Millions of soldiers listed on first national war memorials database

By Rosemary Collins, 22 March 2018 - 10:07am

Imperial War Museums launched the War Memorials Register to mark the 100th anniversary of the 1918 Spring Offensive

The register includes the names of women, like those commemorated on the Surrey Voluntary Aid Detachment Memorial in Guildford. Credit: Imperial War Museums

Over a million names of those killed in the First World War can now be located in a new database of war memorials.

The new War Memorials Register, published on the Imperial War Museums (IWM) website, contains around 1,025,000 names from the UK's War Memorials and Rolls of Honour and over 23,000 images of the memorials.

Around two-thirds of the records relate to casualties of the First World War.

The database can be searched by an individual's surname or first name.

As well as showing the location of the memorial, gravestone or Roll of Service where they are commemorated, it allows researchers to see what further biographical information is available about their military service and date of death.

"Because it's 30 years of many, many hundreds of people's collection of war memorial names, there are many excellent war memorial sites the length of the land but this is the only one that is going to get you a universal search," Ian Hook, project and public engagement manager at IWM, told Who Do You Think You Are? Magazine.

He added that researchers would be able to "drill drown further" with the help of other resources such as IWM's 'digital memorial' Lives of the First World War, which shares details about the men who served in the war.

The database includes the names of civilians killed in the war as well as combatants.

Among them are victims of Zeppelin air raids, munitions workers killed in factory explosions, and victims of the sinking of the Lusitania.

There are 3197 names of women recorded on the register.

The idea of a national War Memorials Register was established in 1989 by IWM director general Dr Alan Borg with the aim of recording war memorials that were in danger of being lost.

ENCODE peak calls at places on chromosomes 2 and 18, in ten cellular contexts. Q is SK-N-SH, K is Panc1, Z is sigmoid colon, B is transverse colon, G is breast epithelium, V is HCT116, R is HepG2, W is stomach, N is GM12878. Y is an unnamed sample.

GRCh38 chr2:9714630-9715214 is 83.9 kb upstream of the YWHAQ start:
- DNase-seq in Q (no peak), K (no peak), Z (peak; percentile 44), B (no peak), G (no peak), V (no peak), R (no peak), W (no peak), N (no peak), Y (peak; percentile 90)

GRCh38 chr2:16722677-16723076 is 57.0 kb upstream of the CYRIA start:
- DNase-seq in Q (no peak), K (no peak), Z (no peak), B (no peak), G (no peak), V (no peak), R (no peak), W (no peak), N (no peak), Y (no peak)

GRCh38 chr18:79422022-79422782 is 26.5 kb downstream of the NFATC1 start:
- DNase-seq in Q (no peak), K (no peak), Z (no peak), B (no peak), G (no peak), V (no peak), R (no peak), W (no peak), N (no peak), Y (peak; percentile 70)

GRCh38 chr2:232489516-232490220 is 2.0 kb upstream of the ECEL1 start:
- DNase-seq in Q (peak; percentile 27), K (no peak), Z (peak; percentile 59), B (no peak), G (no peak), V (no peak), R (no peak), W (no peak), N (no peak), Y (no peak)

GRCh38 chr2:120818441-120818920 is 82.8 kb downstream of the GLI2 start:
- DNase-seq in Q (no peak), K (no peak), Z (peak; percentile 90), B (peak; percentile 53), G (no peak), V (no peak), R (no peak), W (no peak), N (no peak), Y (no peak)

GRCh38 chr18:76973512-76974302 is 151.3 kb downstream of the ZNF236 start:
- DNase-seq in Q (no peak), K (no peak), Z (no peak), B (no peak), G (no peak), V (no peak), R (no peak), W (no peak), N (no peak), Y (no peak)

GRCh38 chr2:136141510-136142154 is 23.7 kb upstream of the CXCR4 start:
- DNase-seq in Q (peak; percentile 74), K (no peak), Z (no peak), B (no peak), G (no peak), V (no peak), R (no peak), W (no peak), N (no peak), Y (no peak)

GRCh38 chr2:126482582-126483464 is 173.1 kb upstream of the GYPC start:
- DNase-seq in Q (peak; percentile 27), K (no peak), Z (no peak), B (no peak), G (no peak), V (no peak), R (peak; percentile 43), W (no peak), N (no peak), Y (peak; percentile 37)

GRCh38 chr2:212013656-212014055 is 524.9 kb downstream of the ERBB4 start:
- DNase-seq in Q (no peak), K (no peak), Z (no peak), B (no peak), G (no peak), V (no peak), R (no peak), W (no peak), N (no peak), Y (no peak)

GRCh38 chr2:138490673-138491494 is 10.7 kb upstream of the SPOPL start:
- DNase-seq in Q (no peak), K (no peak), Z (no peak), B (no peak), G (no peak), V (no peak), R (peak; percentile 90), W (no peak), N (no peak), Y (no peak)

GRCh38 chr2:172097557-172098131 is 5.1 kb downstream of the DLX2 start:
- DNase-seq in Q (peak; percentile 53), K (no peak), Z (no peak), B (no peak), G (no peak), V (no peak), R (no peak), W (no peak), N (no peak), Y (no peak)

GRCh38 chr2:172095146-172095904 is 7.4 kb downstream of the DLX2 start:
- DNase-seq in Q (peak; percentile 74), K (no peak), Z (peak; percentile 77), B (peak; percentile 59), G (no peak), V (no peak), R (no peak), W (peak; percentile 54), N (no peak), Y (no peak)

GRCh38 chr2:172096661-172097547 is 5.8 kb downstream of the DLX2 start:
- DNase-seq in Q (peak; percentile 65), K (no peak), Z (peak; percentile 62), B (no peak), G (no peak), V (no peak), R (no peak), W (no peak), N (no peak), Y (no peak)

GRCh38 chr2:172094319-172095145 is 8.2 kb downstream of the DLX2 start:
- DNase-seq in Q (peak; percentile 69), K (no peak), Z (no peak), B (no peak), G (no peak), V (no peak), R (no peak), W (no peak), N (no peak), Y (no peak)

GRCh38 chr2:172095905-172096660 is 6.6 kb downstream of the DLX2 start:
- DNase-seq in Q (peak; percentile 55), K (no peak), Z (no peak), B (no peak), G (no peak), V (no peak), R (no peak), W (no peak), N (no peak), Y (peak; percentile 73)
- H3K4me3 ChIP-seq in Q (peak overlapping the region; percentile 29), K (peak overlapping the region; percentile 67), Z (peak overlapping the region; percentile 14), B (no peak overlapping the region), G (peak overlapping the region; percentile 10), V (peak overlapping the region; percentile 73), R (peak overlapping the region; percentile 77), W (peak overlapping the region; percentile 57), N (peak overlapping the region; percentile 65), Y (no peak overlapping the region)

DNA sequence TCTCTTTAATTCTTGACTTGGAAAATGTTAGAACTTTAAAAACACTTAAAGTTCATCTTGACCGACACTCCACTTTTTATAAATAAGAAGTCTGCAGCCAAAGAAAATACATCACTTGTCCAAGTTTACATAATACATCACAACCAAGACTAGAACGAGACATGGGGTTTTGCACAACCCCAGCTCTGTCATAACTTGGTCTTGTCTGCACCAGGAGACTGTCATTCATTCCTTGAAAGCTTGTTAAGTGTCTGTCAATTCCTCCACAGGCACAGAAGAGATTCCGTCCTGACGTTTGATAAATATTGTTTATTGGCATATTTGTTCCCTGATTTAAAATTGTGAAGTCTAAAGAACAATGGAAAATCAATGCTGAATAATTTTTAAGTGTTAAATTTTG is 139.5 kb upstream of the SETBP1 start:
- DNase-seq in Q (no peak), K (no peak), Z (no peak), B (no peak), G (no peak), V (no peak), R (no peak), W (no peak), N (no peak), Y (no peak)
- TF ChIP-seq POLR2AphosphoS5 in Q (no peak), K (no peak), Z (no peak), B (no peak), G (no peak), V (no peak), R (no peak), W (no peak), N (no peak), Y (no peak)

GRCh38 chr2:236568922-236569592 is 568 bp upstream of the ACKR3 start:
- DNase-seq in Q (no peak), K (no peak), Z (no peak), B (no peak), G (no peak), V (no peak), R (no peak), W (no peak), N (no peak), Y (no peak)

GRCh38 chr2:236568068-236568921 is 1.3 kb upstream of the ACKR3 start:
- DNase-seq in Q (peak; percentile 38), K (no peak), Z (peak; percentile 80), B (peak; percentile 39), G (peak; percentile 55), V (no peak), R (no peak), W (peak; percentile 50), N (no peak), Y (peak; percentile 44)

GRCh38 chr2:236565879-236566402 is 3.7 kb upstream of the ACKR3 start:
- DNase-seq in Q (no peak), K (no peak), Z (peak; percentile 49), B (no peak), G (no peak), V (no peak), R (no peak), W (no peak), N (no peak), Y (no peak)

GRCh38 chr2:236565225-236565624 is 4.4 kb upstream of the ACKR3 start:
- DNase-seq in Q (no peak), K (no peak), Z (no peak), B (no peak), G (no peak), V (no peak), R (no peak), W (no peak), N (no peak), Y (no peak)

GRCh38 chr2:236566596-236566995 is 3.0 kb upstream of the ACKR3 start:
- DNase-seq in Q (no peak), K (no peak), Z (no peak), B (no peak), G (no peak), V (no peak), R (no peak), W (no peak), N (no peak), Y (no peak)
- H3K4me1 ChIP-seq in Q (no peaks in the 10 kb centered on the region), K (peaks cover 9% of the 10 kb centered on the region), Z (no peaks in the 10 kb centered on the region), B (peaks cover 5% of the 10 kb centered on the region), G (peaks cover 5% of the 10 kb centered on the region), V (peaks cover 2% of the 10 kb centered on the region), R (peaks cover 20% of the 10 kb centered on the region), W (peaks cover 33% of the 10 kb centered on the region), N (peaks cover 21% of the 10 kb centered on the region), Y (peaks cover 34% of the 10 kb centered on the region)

It was originally focused on the art history value of the war memorials, but expanded to include family history after volunteers began collecting lists of the names recorded on the memorials.

There are over 75,000 war memorials in the United Kingdom, while an estimated 3000 have been lost.

The new Register launched at an event at IWM North in Manchester on 21 March, the 100th anniversary of the start of the Spring Offensive, when the German army began a series of attacks against the British on the Western Front in a bid to defeat them before America fully deployed its army and resources in the war.

IWM chose this date because so many families were left searching for their missing loved ones after the Offensive, with similarities to the families searching for their First World War ancestors now.

The first day of the Offensive is the second-worst day in British military history, surpassed only by the first day of the Battle of the Somme on 1 July 1916, with 38,500 casualties, including 21,000 soldiers captured.

The Germany system for handling prisoners, and the Red Cross system for informing their families, broke down because of the numbers, leaving many families desperate for news of the men.

"The day figured in my family folklore and if families scratched the surface of their own folklore they may find 21 March 1918 to be a significant date - as were the succeeding weeks," Ian explained.



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